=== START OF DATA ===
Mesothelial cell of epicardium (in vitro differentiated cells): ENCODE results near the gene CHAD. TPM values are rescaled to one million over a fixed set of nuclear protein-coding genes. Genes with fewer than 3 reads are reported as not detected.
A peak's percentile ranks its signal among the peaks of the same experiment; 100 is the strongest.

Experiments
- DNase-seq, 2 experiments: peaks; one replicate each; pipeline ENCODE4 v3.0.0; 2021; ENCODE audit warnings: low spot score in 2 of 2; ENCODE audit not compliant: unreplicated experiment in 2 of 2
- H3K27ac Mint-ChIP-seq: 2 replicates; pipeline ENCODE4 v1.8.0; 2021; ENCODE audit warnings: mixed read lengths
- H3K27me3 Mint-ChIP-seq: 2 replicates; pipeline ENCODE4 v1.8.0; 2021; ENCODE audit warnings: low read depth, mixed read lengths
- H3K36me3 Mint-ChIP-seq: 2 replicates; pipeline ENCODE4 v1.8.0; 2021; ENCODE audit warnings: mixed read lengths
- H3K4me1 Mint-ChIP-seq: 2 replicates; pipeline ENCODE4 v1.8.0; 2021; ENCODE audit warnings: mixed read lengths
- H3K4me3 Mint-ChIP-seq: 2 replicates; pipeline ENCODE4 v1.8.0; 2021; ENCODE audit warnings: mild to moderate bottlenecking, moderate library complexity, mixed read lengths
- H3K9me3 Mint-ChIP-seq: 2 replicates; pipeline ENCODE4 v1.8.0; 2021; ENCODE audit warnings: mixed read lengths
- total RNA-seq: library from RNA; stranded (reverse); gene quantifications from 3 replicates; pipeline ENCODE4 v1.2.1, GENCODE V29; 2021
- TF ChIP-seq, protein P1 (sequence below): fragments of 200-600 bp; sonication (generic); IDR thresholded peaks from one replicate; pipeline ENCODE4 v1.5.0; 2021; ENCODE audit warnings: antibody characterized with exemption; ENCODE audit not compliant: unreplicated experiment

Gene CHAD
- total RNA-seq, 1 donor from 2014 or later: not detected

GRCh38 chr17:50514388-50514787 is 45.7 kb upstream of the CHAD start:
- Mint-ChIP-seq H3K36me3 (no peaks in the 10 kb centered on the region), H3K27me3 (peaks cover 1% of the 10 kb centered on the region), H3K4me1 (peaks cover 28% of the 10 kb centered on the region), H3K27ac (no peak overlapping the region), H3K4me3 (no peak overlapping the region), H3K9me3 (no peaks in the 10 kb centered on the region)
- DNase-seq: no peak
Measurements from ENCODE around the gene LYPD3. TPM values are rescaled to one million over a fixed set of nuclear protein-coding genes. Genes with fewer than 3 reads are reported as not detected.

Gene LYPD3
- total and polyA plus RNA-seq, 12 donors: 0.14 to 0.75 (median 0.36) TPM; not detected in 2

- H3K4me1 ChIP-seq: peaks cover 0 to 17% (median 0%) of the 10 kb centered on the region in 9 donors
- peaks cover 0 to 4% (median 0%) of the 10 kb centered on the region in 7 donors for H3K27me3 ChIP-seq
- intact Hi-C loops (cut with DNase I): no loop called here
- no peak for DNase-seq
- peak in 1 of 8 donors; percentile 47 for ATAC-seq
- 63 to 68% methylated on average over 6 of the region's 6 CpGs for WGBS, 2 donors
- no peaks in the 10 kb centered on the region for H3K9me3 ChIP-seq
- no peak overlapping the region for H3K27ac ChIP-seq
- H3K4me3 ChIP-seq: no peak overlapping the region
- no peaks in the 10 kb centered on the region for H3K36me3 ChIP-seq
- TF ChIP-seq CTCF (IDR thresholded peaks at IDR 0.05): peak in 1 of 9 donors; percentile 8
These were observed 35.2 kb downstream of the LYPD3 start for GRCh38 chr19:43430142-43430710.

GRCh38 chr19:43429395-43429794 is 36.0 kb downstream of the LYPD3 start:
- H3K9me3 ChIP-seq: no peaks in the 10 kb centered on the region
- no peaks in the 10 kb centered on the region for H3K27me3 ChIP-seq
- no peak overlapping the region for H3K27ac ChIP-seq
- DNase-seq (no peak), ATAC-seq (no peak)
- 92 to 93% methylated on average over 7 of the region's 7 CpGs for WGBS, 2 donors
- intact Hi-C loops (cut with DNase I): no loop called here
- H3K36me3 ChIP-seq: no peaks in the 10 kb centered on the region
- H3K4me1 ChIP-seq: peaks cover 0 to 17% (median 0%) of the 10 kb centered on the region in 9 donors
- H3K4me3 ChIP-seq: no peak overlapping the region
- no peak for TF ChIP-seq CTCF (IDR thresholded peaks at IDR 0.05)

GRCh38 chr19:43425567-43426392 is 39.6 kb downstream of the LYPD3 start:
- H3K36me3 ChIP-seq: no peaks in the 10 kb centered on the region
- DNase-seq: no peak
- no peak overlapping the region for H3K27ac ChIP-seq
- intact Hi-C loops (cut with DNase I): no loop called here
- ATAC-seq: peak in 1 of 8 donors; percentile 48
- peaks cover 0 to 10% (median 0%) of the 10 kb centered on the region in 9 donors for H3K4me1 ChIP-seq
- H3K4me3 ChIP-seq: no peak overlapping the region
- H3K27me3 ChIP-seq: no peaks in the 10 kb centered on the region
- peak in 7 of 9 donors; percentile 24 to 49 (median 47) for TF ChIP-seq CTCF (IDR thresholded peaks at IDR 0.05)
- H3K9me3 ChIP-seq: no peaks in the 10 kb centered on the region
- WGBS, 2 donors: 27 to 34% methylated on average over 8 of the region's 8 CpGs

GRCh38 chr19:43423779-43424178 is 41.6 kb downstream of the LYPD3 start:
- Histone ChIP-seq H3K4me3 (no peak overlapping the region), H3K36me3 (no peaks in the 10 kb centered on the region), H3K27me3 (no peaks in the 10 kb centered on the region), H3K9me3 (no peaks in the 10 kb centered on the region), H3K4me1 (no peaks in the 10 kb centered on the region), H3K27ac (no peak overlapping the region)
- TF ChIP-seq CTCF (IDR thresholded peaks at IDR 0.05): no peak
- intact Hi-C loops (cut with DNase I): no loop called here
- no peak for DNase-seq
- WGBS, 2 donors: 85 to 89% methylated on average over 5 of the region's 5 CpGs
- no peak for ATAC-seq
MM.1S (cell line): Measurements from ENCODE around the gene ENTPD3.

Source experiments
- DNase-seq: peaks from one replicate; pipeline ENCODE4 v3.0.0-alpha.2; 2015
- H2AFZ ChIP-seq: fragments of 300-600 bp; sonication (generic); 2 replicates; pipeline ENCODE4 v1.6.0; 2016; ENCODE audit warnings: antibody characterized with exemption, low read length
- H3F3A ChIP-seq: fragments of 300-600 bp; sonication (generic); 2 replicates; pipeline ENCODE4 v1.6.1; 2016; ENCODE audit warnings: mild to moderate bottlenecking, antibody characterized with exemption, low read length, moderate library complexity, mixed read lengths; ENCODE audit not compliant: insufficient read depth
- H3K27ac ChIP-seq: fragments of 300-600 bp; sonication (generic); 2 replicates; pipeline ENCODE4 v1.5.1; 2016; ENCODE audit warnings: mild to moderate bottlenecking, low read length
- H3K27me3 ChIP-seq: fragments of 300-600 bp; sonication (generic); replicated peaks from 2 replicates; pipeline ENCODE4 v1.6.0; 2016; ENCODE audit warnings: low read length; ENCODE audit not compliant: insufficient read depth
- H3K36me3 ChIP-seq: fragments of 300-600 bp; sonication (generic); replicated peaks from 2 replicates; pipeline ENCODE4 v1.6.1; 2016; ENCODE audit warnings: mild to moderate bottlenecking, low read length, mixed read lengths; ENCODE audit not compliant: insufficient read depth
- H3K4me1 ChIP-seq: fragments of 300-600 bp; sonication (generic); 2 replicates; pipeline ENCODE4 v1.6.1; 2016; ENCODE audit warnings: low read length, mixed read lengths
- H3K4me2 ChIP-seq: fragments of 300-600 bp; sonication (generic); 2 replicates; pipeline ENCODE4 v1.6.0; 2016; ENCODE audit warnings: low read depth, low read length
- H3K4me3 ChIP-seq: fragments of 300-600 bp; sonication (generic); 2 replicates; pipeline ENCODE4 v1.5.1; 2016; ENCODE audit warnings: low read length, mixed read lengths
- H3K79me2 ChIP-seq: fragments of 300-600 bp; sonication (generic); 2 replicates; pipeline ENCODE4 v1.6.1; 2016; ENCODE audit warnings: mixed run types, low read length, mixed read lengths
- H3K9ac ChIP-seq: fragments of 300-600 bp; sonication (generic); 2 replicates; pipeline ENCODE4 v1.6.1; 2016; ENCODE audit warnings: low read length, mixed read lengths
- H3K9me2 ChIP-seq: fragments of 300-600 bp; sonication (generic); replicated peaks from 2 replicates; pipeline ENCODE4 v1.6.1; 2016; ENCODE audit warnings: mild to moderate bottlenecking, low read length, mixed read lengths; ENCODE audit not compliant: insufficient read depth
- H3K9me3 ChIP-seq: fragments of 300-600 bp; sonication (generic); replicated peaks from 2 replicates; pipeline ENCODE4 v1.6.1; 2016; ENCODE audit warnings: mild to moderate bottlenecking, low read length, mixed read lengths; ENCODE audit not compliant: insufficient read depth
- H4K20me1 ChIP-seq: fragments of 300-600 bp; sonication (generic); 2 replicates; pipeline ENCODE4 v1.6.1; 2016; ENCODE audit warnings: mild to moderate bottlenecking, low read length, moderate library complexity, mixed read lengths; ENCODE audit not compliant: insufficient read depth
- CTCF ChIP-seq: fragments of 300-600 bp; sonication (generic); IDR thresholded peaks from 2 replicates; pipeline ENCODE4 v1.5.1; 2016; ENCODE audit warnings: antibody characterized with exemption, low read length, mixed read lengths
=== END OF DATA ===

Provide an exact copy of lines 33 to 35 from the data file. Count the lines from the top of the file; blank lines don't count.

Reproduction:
GRCh38 chr19:43429395-43429794 is 36.0 kb downstream of the LYPD3 start:
- H3K9me3 ChIP-seq: no peaks in the 10 kb centered on the region
- no peaks in the 10 kb centered on the region for H3K27me3 ChIP-seq